The Salvation Army's military imagery is a vital part of our organisational identity. I've written extensively before about the meaning of 'Salvation' in our movement's name and the need for this not to be construed too narrowly. It's now time to turn to the 'Army' part because I'm becoming increasingly convinced that overly literal interpretations of this military signifier also threaten to undermine our Christian identity.
It's only fair to begin with the recognition that being a Christian 'army' in the 19th century probably didn't have the cringe factor that it gained for many people in the 20th century. If that wasn't challenged by two world wars, it certainly became an issue by the 1960s and for the generations that followed who chanted "War, what is it good for? Absolutely nothing".
The inherent discomfort in the juxtaposition of Christian faith and military imagery finds its root in Jesus' call to non-violence (Matt 5:38-40;26:52). However, as long as you can imagine an army of non-violent love, then the problem goes away. Unfortunately, that's exactly the kind of paradoxical idea that most Westerners struggle with. The closest we come to embracing paradox is usually irony - and it's not really the same thing.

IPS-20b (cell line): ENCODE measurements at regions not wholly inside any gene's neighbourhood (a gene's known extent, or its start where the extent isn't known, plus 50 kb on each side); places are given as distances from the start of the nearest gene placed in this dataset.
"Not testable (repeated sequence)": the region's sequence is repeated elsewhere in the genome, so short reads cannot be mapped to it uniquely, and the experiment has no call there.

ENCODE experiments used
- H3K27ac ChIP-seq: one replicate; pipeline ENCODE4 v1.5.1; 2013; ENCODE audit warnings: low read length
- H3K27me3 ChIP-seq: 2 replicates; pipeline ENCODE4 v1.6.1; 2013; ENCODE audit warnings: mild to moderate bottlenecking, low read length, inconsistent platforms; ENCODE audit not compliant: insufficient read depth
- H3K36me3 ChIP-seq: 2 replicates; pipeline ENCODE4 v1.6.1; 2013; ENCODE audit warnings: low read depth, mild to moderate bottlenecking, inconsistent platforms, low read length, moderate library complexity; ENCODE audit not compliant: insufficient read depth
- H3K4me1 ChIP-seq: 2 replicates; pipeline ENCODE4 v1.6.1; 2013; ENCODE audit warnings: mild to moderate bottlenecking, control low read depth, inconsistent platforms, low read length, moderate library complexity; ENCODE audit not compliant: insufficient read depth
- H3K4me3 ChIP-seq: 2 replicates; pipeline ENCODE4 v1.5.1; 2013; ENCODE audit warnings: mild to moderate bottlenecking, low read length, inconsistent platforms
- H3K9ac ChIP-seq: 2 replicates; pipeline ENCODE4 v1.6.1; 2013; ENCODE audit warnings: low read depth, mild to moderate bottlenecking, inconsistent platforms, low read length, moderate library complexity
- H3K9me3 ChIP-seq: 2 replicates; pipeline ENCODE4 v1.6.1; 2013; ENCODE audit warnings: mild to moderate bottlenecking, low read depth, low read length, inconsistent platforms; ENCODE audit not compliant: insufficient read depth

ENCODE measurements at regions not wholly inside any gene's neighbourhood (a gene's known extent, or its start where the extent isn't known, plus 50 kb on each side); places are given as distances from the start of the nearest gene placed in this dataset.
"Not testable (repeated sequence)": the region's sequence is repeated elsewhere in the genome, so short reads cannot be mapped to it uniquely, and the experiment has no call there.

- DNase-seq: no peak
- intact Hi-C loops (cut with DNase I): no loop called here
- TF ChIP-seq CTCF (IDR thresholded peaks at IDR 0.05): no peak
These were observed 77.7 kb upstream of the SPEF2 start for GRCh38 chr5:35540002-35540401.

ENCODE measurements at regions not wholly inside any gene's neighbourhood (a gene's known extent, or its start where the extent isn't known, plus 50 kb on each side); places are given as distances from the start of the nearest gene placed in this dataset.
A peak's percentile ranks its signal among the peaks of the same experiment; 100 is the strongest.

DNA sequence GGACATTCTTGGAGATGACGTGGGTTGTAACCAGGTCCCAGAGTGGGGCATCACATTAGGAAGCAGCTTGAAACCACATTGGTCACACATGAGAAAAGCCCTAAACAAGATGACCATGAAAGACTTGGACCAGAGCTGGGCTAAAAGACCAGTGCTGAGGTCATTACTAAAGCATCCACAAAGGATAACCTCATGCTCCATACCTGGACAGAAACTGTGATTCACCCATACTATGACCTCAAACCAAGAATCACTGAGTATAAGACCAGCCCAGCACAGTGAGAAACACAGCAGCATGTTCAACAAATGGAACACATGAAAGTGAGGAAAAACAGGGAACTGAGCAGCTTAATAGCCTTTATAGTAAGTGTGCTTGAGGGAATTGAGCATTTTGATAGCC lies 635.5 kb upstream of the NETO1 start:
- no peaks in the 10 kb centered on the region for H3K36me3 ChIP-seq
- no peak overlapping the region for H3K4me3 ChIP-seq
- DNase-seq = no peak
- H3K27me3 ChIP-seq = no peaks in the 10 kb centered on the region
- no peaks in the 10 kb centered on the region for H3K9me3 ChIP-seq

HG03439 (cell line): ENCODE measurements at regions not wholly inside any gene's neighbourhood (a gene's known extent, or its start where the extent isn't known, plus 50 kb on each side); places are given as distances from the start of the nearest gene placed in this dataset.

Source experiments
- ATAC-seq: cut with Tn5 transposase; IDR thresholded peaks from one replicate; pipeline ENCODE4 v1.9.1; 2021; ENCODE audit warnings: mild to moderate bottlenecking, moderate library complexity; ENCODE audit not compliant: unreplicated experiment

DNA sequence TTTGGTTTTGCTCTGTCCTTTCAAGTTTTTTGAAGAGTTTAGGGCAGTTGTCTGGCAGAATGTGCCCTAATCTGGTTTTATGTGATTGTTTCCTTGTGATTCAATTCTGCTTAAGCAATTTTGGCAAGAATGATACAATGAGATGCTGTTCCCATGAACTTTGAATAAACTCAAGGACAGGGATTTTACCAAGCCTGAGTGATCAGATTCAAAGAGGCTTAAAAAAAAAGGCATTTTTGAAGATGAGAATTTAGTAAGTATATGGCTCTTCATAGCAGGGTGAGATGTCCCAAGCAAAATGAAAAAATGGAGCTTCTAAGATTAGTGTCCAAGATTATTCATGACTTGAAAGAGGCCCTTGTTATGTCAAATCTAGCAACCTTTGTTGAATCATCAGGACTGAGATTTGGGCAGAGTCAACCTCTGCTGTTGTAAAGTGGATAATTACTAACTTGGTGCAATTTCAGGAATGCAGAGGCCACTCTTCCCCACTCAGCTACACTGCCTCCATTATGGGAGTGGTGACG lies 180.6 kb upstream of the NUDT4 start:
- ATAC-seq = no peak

Despite these challenges, I think there is real opportunity here. The context just means that we have to be even more explicit about our non-violent approach. We can affirm our identity as an army and every time we do so, we need to reiterate what this means. It means that we take the inclusive love that Jesus proclaimed very seriously indeed. It is something that we're prepared to fight for but in this case, fighting means laying down our swords in the same way that Jesus lay down his life. Whilst other armies have to learn to hate their enemies, we embrace love of enemy. Our real enemies are never people but the oppressive systems and circumstances that drain people of life and of love.
If we can begin to embrace the centrality of this paradox in our organisational identity, then all sorts of additional possibilities also open up. How can we affirm the idea of a uniform without imposing uniformity? How do we embody servant leadership in the midst of an evident hierarchy of power? How can we demonstrate the genuine inclusivity of the Kingdom in a world which is always asking us to take sides?